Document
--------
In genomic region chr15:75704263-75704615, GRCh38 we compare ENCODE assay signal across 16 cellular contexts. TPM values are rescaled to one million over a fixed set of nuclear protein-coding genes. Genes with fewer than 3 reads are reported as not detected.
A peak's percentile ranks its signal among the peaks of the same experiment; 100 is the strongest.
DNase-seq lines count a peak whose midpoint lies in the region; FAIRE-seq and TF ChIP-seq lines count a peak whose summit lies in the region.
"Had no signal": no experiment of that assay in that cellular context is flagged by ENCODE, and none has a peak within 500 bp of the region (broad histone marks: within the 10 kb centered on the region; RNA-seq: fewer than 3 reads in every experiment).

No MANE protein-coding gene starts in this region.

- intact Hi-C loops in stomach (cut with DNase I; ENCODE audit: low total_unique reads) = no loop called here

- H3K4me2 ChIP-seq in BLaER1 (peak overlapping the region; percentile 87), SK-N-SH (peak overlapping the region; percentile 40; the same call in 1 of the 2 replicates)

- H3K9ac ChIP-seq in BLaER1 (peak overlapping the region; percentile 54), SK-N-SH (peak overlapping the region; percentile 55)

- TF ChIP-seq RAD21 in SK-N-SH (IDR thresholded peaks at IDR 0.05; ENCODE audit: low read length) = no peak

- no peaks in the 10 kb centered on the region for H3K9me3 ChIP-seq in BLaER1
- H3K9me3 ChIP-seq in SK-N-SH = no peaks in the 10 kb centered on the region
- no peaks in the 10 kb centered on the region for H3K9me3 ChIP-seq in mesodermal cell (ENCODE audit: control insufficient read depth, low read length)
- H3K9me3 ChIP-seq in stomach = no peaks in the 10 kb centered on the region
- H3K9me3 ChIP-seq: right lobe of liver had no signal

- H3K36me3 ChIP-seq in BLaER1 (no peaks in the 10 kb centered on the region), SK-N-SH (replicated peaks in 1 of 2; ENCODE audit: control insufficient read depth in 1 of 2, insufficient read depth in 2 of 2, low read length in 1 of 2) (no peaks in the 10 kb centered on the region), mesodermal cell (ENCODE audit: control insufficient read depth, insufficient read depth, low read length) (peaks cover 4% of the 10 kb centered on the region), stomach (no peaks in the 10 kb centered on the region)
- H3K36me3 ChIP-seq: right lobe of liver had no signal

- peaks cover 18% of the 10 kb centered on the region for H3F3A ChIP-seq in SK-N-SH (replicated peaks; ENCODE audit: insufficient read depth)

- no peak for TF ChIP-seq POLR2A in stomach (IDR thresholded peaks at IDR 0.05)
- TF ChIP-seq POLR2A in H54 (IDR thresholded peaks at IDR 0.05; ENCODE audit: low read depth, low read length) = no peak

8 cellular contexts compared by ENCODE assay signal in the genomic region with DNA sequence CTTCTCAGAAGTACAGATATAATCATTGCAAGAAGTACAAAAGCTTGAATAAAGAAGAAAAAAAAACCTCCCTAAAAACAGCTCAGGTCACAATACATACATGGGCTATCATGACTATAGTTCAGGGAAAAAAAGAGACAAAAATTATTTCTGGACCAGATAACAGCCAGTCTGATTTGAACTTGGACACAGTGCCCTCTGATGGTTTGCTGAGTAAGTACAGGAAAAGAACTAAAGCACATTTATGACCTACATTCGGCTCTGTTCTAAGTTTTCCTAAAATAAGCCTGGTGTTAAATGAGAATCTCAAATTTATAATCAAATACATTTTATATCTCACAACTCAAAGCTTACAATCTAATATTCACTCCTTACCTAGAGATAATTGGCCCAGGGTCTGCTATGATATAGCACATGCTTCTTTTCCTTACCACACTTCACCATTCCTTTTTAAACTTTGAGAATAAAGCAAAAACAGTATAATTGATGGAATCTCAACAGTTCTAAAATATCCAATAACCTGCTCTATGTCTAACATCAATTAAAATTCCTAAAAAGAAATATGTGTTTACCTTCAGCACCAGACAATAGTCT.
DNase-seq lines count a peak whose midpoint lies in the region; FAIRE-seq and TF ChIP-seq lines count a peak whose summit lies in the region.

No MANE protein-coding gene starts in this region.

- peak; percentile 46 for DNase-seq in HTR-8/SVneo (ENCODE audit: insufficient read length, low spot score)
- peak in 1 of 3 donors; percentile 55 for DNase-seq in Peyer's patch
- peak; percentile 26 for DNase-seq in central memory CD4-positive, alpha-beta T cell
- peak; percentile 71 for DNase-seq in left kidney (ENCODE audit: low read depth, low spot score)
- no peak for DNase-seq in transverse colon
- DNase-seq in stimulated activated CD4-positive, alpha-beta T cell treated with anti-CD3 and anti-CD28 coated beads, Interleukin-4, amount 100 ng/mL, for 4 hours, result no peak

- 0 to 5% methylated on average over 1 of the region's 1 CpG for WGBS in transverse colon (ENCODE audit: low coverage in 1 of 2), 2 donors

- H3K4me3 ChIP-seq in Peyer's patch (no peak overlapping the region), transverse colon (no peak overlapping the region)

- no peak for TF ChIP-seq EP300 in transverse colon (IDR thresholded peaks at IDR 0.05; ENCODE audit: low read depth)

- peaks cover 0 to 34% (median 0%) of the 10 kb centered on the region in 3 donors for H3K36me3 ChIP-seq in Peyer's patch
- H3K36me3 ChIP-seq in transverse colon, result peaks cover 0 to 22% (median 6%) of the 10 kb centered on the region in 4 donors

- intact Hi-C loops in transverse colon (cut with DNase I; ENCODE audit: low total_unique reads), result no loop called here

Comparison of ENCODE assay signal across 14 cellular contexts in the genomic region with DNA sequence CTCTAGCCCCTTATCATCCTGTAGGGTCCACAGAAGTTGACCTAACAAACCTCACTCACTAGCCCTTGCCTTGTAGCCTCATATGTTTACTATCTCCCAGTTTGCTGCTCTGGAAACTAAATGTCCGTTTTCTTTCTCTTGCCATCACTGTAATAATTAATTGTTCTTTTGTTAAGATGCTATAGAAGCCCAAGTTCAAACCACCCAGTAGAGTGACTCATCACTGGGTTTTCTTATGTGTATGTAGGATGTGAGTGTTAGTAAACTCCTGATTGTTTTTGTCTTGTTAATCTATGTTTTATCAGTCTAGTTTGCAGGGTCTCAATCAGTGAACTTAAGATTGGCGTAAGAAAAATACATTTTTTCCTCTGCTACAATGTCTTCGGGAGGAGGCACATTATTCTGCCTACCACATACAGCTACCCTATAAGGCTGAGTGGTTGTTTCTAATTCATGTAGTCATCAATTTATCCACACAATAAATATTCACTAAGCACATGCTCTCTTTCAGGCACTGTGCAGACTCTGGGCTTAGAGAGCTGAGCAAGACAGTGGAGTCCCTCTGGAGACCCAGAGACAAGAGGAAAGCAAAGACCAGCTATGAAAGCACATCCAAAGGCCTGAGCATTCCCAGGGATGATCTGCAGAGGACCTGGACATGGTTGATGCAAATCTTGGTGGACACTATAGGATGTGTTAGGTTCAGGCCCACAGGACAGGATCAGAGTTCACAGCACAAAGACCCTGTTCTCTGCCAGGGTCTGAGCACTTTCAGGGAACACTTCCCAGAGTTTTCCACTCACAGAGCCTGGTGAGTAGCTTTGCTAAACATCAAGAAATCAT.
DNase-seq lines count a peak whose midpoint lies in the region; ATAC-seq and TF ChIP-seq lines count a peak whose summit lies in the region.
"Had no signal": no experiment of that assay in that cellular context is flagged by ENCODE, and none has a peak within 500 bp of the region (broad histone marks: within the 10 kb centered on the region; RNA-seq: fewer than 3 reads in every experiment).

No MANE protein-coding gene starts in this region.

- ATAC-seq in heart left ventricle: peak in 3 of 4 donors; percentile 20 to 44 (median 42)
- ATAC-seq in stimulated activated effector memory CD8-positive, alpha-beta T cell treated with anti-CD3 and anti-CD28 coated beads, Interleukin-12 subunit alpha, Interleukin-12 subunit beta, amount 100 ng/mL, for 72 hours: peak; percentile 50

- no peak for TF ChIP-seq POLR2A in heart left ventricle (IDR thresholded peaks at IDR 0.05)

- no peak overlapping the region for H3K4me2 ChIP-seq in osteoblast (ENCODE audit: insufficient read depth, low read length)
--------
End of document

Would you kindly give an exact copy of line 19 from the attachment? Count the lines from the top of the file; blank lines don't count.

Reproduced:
- TF ChIP-seq POLR2A in H54 (IDR thresholded peaks at IDR 0.05; ENCODE audit: low read depth, low read length) = no peak